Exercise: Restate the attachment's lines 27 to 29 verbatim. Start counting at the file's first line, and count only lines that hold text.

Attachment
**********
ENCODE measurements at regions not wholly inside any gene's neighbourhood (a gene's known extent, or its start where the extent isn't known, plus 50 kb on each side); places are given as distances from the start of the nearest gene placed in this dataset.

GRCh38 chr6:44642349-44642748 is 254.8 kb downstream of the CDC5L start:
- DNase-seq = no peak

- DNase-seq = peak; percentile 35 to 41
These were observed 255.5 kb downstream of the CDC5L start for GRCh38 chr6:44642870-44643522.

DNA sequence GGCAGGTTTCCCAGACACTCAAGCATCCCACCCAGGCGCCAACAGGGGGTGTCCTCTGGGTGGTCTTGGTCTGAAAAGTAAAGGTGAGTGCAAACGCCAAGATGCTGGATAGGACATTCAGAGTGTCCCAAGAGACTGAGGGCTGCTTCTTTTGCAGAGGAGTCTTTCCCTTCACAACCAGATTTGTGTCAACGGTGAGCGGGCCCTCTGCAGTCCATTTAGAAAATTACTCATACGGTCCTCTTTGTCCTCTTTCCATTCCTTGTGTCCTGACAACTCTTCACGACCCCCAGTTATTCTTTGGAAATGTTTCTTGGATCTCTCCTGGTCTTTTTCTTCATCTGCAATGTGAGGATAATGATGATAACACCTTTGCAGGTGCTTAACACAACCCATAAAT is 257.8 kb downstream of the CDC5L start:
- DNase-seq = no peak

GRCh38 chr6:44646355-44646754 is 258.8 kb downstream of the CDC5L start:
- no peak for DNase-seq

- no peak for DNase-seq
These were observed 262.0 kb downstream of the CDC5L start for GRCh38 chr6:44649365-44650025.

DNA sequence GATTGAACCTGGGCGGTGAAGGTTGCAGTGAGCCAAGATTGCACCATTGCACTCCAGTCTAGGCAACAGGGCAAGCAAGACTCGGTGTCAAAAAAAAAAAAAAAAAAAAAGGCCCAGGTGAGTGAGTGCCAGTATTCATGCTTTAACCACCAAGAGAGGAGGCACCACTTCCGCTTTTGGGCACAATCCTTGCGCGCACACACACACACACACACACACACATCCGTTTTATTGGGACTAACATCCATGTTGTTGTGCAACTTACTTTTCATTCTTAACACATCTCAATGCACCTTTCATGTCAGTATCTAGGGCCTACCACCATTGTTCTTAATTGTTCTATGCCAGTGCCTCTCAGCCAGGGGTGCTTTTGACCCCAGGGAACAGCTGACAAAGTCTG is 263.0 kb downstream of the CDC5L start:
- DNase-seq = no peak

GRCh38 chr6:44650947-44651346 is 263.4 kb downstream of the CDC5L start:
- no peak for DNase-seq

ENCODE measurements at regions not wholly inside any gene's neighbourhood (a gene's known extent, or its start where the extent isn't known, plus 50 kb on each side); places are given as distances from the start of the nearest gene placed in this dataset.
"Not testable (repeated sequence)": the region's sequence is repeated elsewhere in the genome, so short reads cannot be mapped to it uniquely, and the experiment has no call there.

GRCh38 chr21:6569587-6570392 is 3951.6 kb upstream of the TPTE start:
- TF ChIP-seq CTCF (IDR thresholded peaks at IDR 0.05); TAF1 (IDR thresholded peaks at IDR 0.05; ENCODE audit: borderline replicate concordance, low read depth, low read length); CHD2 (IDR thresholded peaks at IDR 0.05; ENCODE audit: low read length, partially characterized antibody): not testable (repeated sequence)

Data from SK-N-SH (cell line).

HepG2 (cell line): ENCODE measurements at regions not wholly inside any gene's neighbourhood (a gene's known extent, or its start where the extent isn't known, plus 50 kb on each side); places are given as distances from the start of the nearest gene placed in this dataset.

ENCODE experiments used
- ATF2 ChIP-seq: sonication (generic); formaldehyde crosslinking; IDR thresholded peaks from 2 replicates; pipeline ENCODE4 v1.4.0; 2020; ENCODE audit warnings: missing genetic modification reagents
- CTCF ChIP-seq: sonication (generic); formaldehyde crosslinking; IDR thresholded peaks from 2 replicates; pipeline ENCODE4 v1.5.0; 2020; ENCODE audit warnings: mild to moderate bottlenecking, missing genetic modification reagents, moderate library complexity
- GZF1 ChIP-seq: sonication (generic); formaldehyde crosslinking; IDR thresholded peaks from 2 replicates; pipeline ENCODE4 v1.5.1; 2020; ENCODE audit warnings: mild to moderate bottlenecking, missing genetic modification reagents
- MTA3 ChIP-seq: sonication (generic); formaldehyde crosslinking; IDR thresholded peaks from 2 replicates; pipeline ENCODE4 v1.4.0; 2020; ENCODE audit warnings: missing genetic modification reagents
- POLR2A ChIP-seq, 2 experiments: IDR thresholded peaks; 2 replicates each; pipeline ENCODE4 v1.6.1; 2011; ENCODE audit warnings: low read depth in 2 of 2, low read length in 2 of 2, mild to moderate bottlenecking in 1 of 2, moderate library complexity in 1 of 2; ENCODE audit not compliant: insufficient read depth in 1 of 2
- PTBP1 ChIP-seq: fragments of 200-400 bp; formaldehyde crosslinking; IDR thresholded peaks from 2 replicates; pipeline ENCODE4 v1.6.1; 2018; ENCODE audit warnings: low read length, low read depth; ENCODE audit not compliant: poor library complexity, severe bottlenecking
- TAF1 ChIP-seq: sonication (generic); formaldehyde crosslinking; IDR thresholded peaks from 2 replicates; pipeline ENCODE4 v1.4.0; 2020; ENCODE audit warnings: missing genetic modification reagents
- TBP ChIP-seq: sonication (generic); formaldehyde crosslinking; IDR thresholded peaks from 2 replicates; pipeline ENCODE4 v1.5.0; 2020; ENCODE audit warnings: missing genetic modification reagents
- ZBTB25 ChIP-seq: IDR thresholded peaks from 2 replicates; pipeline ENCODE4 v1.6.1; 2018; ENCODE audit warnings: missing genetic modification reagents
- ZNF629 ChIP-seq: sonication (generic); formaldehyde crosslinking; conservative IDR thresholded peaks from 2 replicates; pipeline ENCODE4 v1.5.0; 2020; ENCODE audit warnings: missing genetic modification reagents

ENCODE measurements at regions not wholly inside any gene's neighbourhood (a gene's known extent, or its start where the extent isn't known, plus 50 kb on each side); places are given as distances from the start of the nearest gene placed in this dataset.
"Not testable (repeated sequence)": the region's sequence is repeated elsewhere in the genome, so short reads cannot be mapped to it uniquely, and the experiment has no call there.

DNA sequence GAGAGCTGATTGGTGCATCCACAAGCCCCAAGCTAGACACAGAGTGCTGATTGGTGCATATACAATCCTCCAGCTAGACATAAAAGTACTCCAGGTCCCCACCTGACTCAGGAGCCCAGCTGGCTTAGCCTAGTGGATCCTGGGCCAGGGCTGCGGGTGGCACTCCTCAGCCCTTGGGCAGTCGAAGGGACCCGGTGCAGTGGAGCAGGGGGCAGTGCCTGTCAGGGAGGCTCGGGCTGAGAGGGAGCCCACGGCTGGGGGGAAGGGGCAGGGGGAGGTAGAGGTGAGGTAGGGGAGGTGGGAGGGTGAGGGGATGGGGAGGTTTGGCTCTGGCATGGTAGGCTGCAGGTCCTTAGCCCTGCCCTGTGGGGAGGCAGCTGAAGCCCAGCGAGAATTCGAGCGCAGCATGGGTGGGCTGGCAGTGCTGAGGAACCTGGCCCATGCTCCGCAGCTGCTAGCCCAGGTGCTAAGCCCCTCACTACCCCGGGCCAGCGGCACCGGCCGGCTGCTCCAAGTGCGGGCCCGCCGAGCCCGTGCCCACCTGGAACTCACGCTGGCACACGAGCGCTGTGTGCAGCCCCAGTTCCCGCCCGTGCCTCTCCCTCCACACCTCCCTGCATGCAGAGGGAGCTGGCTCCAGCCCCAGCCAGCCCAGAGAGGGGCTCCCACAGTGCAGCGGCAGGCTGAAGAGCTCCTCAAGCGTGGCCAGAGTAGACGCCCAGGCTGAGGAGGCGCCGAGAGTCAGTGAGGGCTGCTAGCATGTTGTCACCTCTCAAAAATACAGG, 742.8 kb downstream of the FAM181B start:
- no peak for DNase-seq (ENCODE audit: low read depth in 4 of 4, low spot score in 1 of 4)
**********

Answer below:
- POLR2A ChIP-seq, 2 experiments: IDR thresholded peaks; 2 replicates each; pipeline ENCODE4 v1.6.1; 2011; ENCODE audit warnings: low read depth in 2 of 2, low read length in 2 of 2, mild to moderate bottlenecking in 1 of 2, moderate library complexity in 1 of 2; ENCODE audit not compliant: insufficient read depth in 1 of 2
- PTBP1 ChIP-seq: fragments of 200-400 bp; formaldehyde crosslinking; IDR thresholded peaks from 2 replicates; pipeline ENCODE4 v1.6.1; 2018; ENCODE audit warnings: low read length, low read depth; ENCODE audit not compliant: poor library complexity, severe bottlenecking
- TAF1 ChIP-seq: sonication (generic); formaldehyde crosslinking; IDR thresholded peaks from 2 replicates; pipeline ENCODE4 v1.4.0; 2020; ENCODE audit warnings: missing genetic modification reagents